Diversity Without Opportunity is Just Talk
I attended the Greater Fort Worth Chapter PRSA’s August luncheon and meeting where the group heard from a panel on diversity.
The topic, Working Diversity into the Workplace promised to be at best, an interesting approach to something that seems fundamental OR at worst, a nice way to get out of the office and have some pretty good fajitas.
Personal aside: It was kind of funny that we had our diversity session at a famous Mexican restaurant in Fort Worth.
Photo credit: chrisjfry
We were introduced to a panel that included:
- Mitch Hill, Baylor Hospital (social worker)
- Leah King, Chesapeake Energy (community relations)
- Tom Burke, IBM (communications/public relations)
- Dora Tovar, Tovar PR (public relations)
- Ken Reeves, Bell Helicopter (human resources)
I was immediately struck by the make-up of the group. Aside from the obvious male/female/ethnic differences, our chapter diversity chair had an interesting mix of PR and non-PR professionals. I had an idea of how PR can help address diversity to build and maintain relationships. What I was looking forward to was seeing how this group would approach the topic.
Thoughts on diversity vs. culture
Here are a few of the thoughts that resonated with me:
Mitch Hill thinks we wear many masks and take on multiple cultures.
“There is diversity within myself,” he said. “Once we understand this about ourselves, we can move forward.”
Leah King said she lived oversees and takes a much broader approach to diversity.
Tom Burke pointed out how IBM approaches diversity.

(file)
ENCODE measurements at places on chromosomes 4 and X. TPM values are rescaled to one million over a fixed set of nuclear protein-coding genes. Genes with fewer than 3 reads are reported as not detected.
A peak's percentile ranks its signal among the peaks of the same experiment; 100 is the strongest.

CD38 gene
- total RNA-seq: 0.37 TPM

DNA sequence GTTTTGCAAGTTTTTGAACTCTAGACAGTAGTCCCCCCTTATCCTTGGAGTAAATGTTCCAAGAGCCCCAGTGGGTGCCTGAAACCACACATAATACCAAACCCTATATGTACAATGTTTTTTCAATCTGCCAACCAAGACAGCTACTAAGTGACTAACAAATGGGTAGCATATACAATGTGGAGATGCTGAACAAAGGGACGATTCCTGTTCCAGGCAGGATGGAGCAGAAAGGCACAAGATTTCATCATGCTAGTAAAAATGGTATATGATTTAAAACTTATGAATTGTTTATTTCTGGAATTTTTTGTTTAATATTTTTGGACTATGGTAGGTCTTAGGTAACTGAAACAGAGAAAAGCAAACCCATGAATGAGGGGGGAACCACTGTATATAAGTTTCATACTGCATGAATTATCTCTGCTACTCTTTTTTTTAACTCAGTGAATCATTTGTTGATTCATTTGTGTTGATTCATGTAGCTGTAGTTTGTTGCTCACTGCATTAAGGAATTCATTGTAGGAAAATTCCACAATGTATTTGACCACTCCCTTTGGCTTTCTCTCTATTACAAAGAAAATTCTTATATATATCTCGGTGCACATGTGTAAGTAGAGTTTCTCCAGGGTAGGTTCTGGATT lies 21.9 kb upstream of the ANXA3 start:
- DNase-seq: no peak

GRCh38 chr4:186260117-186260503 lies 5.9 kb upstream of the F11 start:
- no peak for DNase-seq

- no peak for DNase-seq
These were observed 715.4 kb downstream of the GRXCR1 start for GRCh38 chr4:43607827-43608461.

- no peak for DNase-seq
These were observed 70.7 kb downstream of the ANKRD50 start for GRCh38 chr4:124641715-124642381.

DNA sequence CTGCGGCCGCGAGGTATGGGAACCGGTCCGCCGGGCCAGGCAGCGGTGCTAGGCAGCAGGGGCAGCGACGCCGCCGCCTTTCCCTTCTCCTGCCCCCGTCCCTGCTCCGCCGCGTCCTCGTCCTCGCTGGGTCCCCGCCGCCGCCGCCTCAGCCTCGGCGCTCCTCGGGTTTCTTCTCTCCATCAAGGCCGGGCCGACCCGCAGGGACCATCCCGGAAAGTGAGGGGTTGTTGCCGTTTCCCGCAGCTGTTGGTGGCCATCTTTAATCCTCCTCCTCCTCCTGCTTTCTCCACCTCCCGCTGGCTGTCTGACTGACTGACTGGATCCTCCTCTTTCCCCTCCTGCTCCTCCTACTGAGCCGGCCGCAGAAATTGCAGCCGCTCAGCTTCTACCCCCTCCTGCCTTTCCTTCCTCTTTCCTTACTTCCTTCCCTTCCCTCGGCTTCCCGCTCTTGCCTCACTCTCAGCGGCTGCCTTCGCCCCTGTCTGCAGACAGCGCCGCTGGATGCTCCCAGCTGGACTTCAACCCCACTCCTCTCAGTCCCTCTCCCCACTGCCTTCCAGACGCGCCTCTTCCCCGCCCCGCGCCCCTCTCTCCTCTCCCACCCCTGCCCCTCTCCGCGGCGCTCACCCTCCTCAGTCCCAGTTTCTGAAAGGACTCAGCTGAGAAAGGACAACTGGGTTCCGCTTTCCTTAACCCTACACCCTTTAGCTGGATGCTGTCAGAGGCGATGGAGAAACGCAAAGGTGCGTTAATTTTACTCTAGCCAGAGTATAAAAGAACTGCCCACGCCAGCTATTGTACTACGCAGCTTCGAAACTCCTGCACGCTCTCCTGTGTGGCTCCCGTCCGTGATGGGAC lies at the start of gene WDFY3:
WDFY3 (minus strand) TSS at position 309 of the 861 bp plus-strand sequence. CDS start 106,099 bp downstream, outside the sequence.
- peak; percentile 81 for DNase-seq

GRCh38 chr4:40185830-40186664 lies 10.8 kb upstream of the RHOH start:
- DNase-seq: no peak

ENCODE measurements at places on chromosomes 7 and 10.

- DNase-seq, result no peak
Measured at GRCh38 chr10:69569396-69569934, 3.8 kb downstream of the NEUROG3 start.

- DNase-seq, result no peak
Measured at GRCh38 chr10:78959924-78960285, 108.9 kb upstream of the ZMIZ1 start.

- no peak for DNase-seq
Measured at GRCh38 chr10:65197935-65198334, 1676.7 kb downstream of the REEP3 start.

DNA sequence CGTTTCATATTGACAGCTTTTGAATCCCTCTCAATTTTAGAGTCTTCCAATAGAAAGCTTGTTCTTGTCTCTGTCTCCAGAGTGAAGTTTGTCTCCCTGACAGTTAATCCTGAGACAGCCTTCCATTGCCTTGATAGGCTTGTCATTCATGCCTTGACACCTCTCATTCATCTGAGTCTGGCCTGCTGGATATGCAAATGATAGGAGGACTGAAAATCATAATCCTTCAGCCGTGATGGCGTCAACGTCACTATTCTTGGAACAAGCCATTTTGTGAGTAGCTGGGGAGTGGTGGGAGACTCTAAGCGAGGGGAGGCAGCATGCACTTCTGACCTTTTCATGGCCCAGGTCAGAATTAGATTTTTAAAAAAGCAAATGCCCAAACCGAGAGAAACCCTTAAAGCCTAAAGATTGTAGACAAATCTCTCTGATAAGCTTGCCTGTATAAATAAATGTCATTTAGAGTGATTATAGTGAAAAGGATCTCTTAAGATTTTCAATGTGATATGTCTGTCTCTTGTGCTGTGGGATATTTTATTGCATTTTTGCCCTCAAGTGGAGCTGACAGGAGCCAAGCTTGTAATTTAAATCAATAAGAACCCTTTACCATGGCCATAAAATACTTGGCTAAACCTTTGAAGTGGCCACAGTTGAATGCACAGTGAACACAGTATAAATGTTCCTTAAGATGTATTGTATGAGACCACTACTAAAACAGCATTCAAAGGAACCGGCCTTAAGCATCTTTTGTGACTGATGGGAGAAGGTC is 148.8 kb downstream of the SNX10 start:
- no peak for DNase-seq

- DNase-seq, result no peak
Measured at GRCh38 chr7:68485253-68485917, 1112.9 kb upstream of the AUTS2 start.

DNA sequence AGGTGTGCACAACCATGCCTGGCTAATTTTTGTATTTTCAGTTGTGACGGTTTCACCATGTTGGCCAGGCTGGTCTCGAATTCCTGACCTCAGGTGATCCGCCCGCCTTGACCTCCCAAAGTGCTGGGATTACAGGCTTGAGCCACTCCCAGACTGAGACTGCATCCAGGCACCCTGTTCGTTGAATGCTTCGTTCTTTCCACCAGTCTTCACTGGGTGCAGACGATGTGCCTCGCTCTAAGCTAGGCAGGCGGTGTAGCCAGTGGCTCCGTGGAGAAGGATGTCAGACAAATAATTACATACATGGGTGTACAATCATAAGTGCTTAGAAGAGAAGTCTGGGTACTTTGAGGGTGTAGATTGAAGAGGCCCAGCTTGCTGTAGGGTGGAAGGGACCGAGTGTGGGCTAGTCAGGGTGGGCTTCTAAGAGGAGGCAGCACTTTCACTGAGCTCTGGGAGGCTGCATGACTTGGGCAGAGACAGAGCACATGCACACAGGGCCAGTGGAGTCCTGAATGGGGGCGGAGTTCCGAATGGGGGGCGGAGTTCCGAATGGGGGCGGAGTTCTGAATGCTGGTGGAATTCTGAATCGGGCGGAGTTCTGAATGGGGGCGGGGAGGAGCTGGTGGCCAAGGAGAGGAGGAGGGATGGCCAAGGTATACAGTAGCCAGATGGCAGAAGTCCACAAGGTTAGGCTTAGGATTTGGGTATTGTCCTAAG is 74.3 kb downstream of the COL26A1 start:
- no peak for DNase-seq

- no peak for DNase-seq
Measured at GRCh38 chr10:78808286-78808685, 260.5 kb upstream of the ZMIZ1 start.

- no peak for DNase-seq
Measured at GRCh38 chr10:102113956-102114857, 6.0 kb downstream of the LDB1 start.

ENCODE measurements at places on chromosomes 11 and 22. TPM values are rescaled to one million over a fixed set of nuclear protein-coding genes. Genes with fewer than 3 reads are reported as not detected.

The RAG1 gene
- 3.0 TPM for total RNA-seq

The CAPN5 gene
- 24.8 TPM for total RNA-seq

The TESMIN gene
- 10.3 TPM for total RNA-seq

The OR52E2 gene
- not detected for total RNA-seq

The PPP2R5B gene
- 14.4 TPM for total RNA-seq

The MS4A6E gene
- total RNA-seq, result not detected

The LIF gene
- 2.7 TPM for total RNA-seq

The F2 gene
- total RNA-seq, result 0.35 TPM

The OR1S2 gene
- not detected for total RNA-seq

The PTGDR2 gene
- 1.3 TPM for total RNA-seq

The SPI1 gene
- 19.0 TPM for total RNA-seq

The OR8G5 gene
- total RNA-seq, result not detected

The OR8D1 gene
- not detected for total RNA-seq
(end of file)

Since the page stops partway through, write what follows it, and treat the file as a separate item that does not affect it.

“[IBM is] welcoming everyone to the workplace regardless of differences un-related to their job functions.”
Letter from IBM’s Vice President of Global Workforce Diversity, Ron Glover
Tom also made what I thought to be an excellent point about our topic.
“Diversity is not created, it already exists.”
Dora Tovar spoke more on culture, telling the group that culture in the U.S. is very individual and is in constant change.
“Those that can adapt and change will be the most marketable.”
She also pointed out that diversity is about representation and culture is about identity.
Ken Reeves followed Tovar and gave his perspective on diversity stating that it is not just about representation, it’s about opportunity. He explained how as an ex-NFL player he had to develop a strategy to diversify himself and about the corporate strategy at Bell Helicopter related to diversity.
“Until [diversity] translates into opportunity for everyone, it’s just talk.”
Each of the panelists brought an enlightened perspective on diversity that went beyond the typical race, ethnicity, sex, religions, etc.
Also, going back to Mitch Hill’s reference, the mask metaphor, in my opinion, is fundamental to human communication. It is a great explainer for the different roles we play on a daily basis. We are different (diversity within ourselves) depending on our audience. When I am at home, I play the husband and father roles. At work, my mask is that of a communications/PR professional. With friends…With other family members…With new people…etc. These are all roles that are within me. We all have the different masks to wear. It’s not hiding. It’s playing the role of a human.
Lastly, the notion that diversity without opportunity is a significant next step. It is not about checking off boxes to make sure your company has this many women or that many Latinos. It is about recognizing the business strategy, objectives, and benefits behind a diversity opportunities.
What do you think? Do you consider yourself to be personally diverse? Do you think you wear masks? Can diversity translate into opportunity?
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